Don't leave home without it: your financial security.
Whether traveling for business or pleasure, no one wants to worry about being scammed or exposed to identity theft.
But traveling -- when we're so focused on work or so relaxed that we let our guard down -- makes us an easy target for identity thieves and scam artists.
"The truth is, when you're on a business trip or on vacation, you're distracted. You're either thinking about the deal or the swimming pool," said Adam Levin, co-founder and chairman of Identity Theft 911, in Scottsdale, Ariz.
And scammers know that. "They're counting on the fact that you are not thinking about this stuff," Levin said.
From phony Wi-Fi hotspots to "free vacation" come-ons, here's a rundown of some of the most common vacation-time scams.
You're dead asleep in the middle of the night and someone who says they're from the hotel front desk calls, asking to verify your credit card information. Groggy and without thinking, you recite it, including the expiration and security code number. Bingo, you've just landed in the hands of scammers.
"It's one of the great scams ever," Levin said. If you get such a call, say you'll call them back or that you're coming down to the lobby. Hang up and call your credit card company (the number listed on your card) to ensure there's been no fraudulent activity.
The come-ons land by postcard, letter or phone message: "Congratulations, you've won a free vacation!" to Tahiti, Tahoe or wherever. They often are linked to "vacation club" memberships, where you join to get discount travel deals.
Typically, they require sitting through a sales presentation at a company's office or a hotel ballroom in order to receive your "free" round-trip airline tickets or three-day hotel voucher.
After enduring an hours-long, high-pressure sales pitch, problems can arise when consumers try to claim their freebie trip: The voucher covers less than promised, lots of blackout dates apply, or "it's just incredibly difficult to book the travel," said Northeast California Better Business Bureau spokeswoman Cailin Peterson.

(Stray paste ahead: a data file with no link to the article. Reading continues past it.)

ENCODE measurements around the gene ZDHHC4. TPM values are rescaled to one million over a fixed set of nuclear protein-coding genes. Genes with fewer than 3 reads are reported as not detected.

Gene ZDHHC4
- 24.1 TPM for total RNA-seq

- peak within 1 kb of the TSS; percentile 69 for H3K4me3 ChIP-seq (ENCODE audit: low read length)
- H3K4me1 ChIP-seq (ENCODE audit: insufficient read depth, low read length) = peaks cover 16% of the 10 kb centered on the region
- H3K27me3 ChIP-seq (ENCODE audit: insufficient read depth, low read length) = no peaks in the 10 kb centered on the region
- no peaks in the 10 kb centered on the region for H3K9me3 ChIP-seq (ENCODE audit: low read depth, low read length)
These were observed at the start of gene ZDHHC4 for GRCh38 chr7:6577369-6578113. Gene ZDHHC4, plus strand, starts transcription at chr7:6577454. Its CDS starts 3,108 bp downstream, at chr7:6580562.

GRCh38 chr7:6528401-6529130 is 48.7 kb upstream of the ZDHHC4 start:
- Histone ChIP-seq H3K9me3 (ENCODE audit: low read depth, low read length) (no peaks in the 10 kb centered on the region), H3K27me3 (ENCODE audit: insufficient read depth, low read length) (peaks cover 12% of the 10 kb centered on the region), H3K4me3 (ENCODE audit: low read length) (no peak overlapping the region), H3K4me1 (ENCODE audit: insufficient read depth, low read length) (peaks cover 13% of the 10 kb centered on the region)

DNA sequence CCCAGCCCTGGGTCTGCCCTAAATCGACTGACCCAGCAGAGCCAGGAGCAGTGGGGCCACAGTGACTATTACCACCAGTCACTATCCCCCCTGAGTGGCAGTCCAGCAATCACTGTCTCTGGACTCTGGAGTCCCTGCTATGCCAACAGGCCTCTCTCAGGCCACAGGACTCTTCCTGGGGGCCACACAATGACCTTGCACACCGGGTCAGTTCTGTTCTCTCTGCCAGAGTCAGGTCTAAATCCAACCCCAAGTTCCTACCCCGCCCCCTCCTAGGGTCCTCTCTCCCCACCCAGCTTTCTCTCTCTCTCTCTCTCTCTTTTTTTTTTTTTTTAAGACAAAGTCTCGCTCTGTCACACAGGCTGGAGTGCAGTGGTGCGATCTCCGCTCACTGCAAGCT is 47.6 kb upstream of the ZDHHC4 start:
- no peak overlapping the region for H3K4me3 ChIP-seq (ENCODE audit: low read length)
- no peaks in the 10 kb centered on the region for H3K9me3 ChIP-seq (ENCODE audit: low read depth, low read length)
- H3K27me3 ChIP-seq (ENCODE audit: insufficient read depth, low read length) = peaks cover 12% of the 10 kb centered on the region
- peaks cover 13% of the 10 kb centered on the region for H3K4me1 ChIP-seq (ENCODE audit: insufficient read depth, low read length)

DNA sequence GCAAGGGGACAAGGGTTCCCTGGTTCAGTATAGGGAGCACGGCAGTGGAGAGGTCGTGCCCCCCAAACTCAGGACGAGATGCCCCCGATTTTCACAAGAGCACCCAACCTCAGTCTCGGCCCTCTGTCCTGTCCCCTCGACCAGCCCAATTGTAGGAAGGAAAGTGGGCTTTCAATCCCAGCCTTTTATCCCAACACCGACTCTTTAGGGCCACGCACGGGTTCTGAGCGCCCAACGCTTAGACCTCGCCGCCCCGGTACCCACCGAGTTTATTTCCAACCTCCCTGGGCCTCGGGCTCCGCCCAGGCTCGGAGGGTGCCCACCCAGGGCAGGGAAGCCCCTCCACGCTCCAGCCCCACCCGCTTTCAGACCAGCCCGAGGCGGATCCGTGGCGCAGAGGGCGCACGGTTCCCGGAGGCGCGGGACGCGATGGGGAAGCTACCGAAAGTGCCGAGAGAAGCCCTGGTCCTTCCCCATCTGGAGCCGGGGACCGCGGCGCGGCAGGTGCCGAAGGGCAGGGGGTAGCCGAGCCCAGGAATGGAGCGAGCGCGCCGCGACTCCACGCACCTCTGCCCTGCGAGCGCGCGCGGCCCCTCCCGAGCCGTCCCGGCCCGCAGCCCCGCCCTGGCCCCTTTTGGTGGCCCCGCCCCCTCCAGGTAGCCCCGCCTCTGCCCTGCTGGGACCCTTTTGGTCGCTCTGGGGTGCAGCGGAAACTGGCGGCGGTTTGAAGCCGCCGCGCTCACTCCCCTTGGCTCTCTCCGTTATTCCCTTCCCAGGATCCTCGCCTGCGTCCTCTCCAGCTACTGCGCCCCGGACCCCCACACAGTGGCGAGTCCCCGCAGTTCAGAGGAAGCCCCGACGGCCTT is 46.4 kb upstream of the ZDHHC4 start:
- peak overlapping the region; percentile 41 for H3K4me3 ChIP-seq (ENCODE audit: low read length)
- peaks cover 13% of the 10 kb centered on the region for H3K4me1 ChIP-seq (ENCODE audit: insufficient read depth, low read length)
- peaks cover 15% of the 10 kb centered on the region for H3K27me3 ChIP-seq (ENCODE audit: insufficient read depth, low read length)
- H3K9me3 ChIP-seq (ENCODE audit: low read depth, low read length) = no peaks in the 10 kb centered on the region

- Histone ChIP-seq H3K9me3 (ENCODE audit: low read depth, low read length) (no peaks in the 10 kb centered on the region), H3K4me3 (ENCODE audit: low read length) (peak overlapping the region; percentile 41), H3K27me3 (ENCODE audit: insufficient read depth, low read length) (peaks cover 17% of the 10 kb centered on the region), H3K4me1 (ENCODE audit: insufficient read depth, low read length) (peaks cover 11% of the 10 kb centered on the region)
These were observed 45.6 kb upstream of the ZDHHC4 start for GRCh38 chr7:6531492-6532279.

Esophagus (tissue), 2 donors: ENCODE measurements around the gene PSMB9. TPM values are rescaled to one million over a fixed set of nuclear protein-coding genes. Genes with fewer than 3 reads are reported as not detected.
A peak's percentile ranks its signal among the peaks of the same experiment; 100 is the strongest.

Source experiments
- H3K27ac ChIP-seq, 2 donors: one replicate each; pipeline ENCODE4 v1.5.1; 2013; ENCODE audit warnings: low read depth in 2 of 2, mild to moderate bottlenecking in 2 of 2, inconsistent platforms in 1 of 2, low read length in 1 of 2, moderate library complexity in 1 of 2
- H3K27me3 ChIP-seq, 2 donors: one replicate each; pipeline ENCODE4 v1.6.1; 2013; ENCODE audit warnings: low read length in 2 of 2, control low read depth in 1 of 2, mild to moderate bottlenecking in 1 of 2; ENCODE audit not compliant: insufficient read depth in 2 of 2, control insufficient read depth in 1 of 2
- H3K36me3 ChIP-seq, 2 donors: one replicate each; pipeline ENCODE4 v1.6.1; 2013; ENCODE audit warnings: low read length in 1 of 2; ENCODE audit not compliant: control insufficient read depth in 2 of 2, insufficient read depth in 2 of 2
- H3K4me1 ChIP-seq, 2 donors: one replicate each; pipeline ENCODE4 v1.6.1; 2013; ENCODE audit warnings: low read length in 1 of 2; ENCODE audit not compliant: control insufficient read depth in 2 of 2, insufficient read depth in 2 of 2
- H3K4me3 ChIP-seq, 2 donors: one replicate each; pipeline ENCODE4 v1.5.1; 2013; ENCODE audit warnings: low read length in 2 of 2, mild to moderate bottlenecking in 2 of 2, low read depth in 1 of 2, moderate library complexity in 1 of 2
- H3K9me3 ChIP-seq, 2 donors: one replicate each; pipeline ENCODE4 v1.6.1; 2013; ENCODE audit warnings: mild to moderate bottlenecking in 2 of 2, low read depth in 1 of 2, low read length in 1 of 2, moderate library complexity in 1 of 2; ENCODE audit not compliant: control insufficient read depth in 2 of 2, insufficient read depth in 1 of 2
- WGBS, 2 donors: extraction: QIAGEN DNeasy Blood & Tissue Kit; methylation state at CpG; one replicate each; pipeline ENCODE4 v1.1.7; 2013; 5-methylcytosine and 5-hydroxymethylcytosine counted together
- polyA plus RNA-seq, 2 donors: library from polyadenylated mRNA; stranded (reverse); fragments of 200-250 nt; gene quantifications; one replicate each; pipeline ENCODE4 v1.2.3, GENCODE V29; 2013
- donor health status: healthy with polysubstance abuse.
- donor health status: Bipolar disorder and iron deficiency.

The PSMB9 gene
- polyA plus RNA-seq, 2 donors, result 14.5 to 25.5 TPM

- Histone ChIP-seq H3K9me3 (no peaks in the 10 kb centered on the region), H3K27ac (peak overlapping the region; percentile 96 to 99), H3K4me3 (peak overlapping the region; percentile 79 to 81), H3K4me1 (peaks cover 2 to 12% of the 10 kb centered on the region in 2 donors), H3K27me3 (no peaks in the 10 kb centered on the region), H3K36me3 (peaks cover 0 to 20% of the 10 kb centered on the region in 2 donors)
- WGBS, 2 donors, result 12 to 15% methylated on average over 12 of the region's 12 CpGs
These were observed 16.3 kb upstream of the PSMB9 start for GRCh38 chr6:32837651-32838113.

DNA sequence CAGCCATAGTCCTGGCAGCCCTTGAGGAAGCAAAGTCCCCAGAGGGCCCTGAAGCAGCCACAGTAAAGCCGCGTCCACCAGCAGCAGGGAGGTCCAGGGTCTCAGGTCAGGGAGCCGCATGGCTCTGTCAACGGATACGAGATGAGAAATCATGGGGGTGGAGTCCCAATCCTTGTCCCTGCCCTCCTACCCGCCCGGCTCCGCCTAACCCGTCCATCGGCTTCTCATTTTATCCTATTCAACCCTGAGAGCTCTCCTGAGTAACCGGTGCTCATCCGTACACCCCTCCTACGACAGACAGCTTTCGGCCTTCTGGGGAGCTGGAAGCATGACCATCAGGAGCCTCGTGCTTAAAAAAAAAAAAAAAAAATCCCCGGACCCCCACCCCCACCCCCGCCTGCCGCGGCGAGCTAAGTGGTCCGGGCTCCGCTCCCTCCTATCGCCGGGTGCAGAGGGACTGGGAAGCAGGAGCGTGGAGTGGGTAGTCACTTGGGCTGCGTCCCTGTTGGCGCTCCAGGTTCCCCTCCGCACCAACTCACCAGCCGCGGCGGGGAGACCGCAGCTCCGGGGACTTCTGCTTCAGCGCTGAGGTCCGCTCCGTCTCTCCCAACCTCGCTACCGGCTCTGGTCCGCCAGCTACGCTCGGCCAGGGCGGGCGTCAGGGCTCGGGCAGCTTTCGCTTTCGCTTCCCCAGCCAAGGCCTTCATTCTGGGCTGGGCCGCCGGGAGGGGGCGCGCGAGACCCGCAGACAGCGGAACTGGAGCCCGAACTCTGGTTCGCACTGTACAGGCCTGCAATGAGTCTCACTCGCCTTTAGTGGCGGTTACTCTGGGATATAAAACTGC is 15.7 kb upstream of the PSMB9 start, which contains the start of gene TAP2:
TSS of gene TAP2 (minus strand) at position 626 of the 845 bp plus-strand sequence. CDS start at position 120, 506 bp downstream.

"Research before you purchase and don't let high-pressure tactics get to you," said Peterson.
Social media fraud
Fake emails or websites -- known as phishing -- are nothing new online. But they've now migrated to social media sites like Facebook and Instagram, where phony, look-alike accounts pose as legitimate companies, like Southwest Airlines or Best Buy. They post accounts promising free flights or other giveaways, if you'll "like," "follow" or "comment on" their site. It's actually a ruse to get you to divulge sensitive personal information.
Fake Wi-Fi hotspots
You're in the airport or at your hotel on a business trip or vacation. What's the first thing you do? Check for a Wi-Fi hotspot for your smartphone, tablet or laptop.
But you could unwittingly be falling victim to an identity thief, sitting nearby and armed with a USB-based antenna to lure you in. It could be a network that sounds like your hotel -- "Hotel Wi-Fi," instead of "Holiday Inn Wi-Fi," for instance.
1. Stop mail/paper deliveries. Catalogs and newspapers cluttering your doorstep are a sure sign that nobody is home.
2. Make your home look inhabited. Recruit a trusted friend or family member to house-sit or stop by to turn on lights, water plants and pick up loose mail and papers. Or put lights on timers to go on and off at regular hours.
3. Delete, delete. Empty your wallet of extra cards and IDs. Never travel with your Social Security card or checkbook. Only put your name/phone on luggage tags, not an address.
4. Copy important documents. Make paper copies of your passport, plane tickets, hotel reservations, health insurance card, etc. Or scan copies, then save on an encrypted thumb drive or email to yourself.
5. Watch your pockets. Be alert for pickpockets.